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Turtle Life Cycle: The Biorhythm of These Ancient Reptiles

Turtle Life Cycle
If you are interested in knowing about the life cycle of turtles and some interesting facts about these creatures, you have landed on the right page. Read to get acquainted with these shy creatures, who literally prefer to stay in their shells.
Omkar Phatak
Last Updated: Feb 28, 2018
Turtles are some of the oldest reptiles, with the earliest ones dating back to about 215 million years. About 300 different turtle species exist, spread all over the world. Research of fossilized remains has revealed that these creatures predate the snakes and lizards. They are one of the most ancient reptiles.
About Turtles
Turtles are reptiles, characterized by their cartilaginous or bony shell which acts as their defense mechanism. The shell develops out of their ribs and grows out to cover their whole bodies, except for the limbs and head.
They are ectotherms or cold-blooded creatures, that control their body temperature through external sources. They can contract their neck, as well as legs, inside their shells, to protect themselves from any kind of danger.
This amazing defense mechanism might be the reason turtles have survived extinction, for millions of years. They have exceptional night vision. An abundance of retinal rod cells enables them to have colored vision and they can see at light wavelengths, ranging from ultraviolet to red end of the spectrum. They have a beak and their jaws are used to chew food. They have no teeth but horny ridges instead, that cover their jaw.
Turtle sizes range from a few inches, to more than six feet. Their lifespan can be very long and the oldest known have lived for more than 100 years. Research has revealed that their vital organs do not show many signs of aging, even when they reach a century, in terms of age. That is why, their genome is being probed currently, for clues about their longevity secrets.
Life Cycle
The life cycle of all turtles is similar, although the periods they spend in every developmental stage may vary. Their life is spent on land and in water, as they are adapted for both mediums. Most of them spend a majority of their lifetime in water. Here is a brief outline.
Stage 1: Eggs
Female turtles visit dry sandy beaches to lay their eggs. They dig holes in the sand and lay their eggs in there and cover them in sand. Depending on the species, it may lay one to about two hundred eggs. The eggs are particularly leathery and soft. They could be oblong or spherical, depending on the species.
The gender of the turtle, hatched from the egg, can depend on the incubation temperature. This is known as environment dependent or temperature dependent sex determination. In these species, low temperature incubation environment leads to a male offspring, while high temperatures increases the probability of a female being bred.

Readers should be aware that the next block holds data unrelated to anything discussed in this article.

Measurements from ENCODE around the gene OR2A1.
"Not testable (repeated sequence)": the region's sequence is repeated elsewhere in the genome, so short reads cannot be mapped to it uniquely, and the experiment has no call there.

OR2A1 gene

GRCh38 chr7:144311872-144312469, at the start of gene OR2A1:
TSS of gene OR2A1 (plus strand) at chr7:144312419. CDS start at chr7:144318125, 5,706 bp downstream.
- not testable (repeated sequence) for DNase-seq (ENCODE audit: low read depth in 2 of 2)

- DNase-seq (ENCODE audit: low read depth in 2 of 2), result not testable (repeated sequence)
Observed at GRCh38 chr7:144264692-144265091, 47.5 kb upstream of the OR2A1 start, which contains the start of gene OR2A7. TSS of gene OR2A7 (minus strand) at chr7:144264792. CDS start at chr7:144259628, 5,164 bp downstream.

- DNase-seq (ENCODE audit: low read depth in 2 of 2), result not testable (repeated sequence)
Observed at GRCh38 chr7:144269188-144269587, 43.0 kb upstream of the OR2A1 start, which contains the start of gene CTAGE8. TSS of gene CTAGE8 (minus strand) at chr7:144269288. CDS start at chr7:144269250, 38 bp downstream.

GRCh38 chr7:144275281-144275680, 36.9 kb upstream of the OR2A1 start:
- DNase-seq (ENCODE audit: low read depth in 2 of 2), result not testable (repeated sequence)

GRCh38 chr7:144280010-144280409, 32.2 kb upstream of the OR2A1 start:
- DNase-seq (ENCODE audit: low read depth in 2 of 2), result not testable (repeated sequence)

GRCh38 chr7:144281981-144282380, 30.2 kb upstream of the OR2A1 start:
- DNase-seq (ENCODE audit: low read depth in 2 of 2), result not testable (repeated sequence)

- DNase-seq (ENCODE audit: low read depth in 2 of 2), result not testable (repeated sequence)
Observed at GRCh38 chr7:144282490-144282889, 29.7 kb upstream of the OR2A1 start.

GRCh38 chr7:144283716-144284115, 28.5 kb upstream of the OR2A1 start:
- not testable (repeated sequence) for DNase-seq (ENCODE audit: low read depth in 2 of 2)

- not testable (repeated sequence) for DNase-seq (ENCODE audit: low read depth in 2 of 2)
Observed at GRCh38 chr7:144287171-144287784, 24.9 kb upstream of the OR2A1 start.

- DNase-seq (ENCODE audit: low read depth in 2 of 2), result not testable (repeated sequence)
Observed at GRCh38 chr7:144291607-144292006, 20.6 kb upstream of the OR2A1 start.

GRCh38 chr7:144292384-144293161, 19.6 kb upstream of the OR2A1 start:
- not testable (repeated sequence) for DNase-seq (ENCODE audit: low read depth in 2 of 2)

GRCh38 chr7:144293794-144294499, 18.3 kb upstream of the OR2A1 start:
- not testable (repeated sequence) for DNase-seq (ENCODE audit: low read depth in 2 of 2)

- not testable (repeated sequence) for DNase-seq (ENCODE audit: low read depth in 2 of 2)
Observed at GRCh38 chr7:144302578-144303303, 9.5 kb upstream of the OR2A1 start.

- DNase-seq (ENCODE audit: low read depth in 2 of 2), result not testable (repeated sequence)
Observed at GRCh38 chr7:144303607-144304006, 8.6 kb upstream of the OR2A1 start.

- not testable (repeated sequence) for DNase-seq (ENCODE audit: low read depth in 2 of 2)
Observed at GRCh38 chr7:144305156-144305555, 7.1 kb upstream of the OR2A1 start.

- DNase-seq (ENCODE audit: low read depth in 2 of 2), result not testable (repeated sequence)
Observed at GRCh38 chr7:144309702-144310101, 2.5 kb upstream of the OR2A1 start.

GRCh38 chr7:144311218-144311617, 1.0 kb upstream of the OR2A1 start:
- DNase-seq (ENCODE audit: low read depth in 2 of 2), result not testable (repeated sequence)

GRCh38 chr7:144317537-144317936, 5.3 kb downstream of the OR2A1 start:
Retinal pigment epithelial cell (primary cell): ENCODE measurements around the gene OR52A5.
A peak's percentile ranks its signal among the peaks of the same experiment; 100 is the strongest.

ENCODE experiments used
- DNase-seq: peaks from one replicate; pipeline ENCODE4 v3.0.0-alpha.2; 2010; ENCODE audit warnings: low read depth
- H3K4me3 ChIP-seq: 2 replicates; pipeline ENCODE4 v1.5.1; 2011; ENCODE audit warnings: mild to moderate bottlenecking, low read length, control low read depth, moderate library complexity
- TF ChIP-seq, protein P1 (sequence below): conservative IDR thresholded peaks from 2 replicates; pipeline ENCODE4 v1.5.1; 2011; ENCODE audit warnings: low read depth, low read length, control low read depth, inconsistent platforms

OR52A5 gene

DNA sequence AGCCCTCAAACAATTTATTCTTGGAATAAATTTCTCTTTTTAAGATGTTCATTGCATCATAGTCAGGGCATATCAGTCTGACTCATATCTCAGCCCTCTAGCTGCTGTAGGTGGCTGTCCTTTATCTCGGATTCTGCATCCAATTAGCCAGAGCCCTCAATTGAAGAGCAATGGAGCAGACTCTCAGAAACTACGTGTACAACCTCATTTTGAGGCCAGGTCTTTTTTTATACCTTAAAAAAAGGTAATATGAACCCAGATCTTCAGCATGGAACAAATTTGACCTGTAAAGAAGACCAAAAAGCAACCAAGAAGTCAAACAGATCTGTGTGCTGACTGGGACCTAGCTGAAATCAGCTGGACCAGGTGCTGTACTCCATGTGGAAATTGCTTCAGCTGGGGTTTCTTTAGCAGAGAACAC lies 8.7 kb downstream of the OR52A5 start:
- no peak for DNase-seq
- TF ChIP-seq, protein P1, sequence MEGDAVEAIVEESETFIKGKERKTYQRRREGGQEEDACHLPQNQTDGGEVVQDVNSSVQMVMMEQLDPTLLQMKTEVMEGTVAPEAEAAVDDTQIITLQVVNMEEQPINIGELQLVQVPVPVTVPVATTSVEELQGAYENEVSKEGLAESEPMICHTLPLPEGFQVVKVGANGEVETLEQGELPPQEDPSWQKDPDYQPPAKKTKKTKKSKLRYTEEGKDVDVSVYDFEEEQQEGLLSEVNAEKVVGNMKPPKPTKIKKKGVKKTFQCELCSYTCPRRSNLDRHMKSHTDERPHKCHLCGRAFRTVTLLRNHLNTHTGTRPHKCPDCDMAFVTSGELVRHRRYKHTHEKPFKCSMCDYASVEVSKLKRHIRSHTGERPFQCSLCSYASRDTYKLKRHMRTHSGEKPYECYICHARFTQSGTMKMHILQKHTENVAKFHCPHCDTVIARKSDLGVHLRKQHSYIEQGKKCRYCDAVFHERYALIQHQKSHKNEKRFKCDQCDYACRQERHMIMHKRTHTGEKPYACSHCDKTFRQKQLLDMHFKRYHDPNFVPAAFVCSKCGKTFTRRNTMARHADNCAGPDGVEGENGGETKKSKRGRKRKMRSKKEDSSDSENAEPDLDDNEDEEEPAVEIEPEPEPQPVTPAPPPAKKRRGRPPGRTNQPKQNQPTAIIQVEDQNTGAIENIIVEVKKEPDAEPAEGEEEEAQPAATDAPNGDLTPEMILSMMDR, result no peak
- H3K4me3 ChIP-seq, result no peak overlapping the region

The incubation period of different species ranges from two weeks, to as much as two to three months. The mother does not stay to protect or incubate the eggs and they are left to themselves.
Stage 2: Hatchlings
Once the incubation period is over, the baby turtles or hatchlings emerge out of their egg shells by breaking it using their egg tooth (a small bump on their nose). Then they squirm their way out of the sand and start moving towards the sea, as if programmed to do so. This is the most dangerous period in their lives as they are hunted by crabs and birds during their flight to the sea. The ones that survive in this initial stage live out their childhood in the sea, devouring animal and plant matter in the coastal continental shelf areas. These years that they spend in foraging and maturing slowly into adults, are usually known as the lost years
Stage 3: Adults
Depending on the species, it might be about three to five years, after which the hatchlings reach sexual maturity and become adult males and females. Some species do not start reproducing until they are twenty years of age. The adult turtles can be herbivorous or carnivorous, depending on the species. In most species, males are larger than females and may have longer heads. They approach breeding areas at sexual maturity and copulate. After breeding, males return to foraging areas while females lay eggs on beaches and history repeats itself. After laying eggs they return to foraging areas. Females reproduce periodically. Thus, the circle of life for turtles, continues.
Their life cycle is typical and yet different in many of its aspects, from other reptiles. Most of their species populations are dwindling and face the danger of extinction. The primary reasons are human encroachment on nesting areas and being killed for meat and eggs. Efforts need to be undertaken to prevent the extinction of these amazing creatures. It can only happen, when we learn to share this Earth with these creatures and stop disturbing the balance of nature.
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